To consider.. sometime its a much wiser financial decision to buy a property and re design interior. This method builds you equity and a much more attractive saleable business in the future .If renting, see if you can get financial help in the " build out ". Ive had success with that many times ( you are improving their property ) .

    The size of the city/town in which you reside, may open up other attractive revenue possibilities ( wedding rentals etc.. build a small stage ) .

    Also, if a larger population, then 3 main rooms are very desirable.

    Ive had in the past, one for ballroom/smooth.. 1 for latin and 1 for classwork .

    Make sure you have adequate parking, and, see if you can obtain an alcohol licence, the rental side will benefit .

    Make sure you have business contracts with your "employees ", unless you are going the contract labor route .

    And, make sure you advertise well in advance of opening , and, get a good, large sign on the frontage .
     
  12. nucat78

    nucat78 Active Member

    A suggestion from a consumer: Don't run 6-8 classes / lessons in one room simultaneously with music blaring so loudly that the teachers have to shout to be heard - it's horribly distracting IME and a good way to drive students away.

    DP & I have run across two studios like that and agreed we'd never take a class at either again. (But maybe that's just us.)
     
  13. pygmalion

    pygmalion Well-Known Member

    Nope. It's not just you. :cool:
     
  14. danceronice

    danceronice Well-Known Member

    JetQueen--besides that toothlesstiger said...that is tens and tens of thousands in investments of loans to create. Do you REALLY have the market to support it, would be my #1 question? You're going to need a lot of students and not entirely cheap socials to cover your costs. Can your area support it?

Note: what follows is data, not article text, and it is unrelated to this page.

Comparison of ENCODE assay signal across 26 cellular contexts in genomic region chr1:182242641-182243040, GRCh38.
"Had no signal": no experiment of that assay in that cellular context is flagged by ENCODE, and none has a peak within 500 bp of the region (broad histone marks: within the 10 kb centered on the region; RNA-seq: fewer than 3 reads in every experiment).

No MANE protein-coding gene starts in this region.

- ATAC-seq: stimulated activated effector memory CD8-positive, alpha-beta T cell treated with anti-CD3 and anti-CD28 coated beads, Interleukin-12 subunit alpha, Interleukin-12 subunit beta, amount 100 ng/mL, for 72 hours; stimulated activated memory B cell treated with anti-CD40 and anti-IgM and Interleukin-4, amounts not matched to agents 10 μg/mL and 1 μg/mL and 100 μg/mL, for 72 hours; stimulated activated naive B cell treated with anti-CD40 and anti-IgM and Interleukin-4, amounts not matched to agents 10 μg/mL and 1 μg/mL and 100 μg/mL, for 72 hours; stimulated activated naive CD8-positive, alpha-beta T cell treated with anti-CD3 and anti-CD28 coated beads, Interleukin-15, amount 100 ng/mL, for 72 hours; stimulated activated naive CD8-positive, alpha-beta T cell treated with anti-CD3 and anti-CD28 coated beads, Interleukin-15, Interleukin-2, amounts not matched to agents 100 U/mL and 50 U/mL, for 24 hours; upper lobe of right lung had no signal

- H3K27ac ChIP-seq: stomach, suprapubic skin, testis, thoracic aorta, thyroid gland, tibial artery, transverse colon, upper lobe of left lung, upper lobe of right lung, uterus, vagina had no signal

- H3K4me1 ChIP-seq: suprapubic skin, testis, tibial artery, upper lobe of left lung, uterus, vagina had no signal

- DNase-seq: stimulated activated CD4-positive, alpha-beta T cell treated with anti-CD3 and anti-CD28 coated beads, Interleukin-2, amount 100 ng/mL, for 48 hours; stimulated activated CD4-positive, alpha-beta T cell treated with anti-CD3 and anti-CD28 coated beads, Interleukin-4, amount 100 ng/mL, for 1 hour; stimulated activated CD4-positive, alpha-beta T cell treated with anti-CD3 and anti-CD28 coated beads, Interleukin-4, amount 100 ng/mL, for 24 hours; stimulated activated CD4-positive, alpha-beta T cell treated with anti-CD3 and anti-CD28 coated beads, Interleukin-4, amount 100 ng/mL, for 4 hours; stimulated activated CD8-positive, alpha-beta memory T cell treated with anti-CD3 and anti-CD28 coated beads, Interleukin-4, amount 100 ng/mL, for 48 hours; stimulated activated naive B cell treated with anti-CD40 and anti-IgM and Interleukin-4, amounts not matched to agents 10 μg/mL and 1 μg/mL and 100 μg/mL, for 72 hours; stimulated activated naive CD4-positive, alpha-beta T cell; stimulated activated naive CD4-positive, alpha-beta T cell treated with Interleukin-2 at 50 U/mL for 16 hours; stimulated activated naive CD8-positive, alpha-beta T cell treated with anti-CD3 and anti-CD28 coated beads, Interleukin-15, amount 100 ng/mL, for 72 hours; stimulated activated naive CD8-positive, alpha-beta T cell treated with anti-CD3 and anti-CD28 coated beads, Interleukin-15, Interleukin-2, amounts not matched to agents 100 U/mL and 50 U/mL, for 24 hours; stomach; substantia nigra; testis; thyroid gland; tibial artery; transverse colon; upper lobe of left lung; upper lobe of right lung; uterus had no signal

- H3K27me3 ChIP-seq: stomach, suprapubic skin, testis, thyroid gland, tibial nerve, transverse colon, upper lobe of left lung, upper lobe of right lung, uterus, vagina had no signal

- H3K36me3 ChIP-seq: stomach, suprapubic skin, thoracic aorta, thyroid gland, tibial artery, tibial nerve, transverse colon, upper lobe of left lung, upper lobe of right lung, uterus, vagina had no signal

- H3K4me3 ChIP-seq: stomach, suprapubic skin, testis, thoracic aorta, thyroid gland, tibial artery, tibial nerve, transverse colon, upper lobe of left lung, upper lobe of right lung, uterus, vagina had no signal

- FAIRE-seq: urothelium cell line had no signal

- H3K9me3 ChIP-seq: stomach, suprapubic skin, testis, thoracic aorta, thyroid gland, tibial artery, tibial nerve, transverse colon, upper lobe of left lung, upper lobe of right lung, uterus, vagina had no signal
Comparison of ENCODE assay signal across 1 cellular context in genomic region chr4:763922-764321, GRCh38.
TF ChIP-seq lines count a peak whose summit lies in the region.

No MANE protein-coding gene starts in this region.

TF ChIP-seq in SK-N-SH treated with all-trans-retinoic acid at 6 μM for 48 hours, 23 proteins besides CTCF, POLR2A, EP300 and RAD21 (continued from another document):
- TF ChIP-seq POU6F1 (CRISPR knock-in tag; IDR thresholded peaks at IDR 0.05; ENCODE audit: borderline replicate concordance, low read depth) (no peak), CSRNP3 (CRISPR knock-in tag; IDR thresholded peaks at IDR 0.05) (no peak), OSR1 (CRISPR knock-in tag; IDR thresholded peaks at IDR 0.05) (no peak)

15. bia

    bia Well-Known Member

    And how are you going to get new students in the door? Your background in marketing will help, I'm sure. One thing I've seen work for studios I've gone to is for the teachers to teach affordable beginning classes for other already-established organizations, hosted either at that organization's facilities or at the studio -- university ballroom clubs, informal classes through universities, local school systems, town parks & rec, senior centers, etc. Then the organization does the publicity (or at least some of it), and you've got an easy, non-intimidating way for people with just vague curiosity about ballroom to try it out. And those who want more are likely to come to your studio for it, since that's where the teacher they know and like teaches. Those classes don't necessarily pay for themselves directly, but I'd consider them a worthwhile advertising investment. (It worked for me -- I spent a good number of years at the studio owned by one of the teachers for my university club. Didn't even bother to research others, and only left because I left town.)
     
  16. abundancer

    abundancer New Member

    what do you mean by money, money, money.....how much?
     
  17. toothlesstiger

    toothlesstiger Well-Known Member

    Welcome to DF, abundancer. Money to pay for a space for a studio. Money to build it out to your specifications. Money for marketing. Money to pay staff until you have enough students. Money to pay for insurance, money, money, money.
    How much all depends on the specifics of where and how you try to open. In my area, a build out from scratch could easily cost $100k. Buy out the right failing studio and you could probably get it for cheap.
     
  18. abundancer

    abundancer New Member

    Hi Toothlesstiger, Thanks for the info. Where do you live? What dance training do you have? Do you follow the medal system?
     
  19. abundancer

    abundancer New Member

    Hi Kevin, what type of dance training do you have? Do you use the medal system in your school? Thanks
     
  20. pygmalion

    pygmalion Well-Known Member

    Hi abundancer! Welcome. :-D

    Kevin hasn't been active here in quite some time (a loss, as he was a great resource and a nice guy.)

    Maybe someone else can help. :)